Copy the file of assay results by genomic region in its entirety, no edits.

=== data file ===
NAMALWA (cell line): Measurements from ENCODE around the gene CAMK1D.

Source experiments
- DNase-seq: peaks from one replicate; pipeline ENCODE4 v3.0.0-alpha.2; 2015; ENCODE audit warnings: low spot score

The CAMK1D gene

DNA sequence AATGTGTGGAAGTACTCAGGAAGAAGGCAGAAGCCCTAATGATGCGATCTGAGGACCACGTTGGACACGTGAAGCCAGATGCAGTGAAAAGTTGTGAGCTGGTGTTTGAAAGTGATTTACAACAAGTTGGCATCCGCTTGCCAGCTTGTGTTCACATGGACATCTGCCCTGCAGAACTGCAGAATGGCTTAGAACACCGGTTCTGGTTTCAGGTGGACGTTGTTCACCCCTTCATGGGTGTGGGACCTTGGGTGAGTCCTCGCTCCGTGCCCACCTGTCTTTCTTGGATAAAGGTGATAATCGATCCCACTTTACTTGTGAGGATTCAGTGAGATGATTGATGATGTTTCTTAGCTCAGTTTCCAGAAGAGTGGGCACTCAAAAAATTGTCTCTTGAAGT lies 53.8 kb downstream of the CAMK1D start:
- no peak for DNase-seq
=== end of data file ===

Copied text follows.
NAMALWA (cell line): Measurements from ENCODE around the gene CAMK1D.

Source experiments
- DNase-seq: peaks from one replicate; pipeline ENCODE4 v3.0.0-alpha.2; 2015; ENCODE audit warnings: low spot score

The CAMK1D gene

DNA sequence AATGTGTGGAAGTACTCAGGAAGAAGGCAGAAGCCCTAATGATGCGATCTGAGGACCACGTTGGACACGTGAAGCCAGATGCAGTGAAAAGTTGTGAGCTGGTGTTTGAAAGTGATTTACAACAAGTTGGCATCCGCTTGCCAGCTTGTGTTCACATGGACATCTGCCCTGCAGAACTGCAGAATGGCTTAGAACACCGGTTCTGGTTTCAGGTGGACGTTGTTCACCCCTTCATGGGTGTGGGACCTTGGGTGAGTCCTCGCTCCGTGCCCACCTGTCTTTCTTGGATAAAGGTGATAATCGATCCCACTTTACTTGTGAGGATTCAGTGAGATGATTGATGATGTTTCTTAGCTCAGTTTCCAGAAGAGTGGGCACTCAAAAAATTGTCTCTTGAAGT lies 53.8 kb downstream of the CAMK1D start:
- no peak for DNase-seq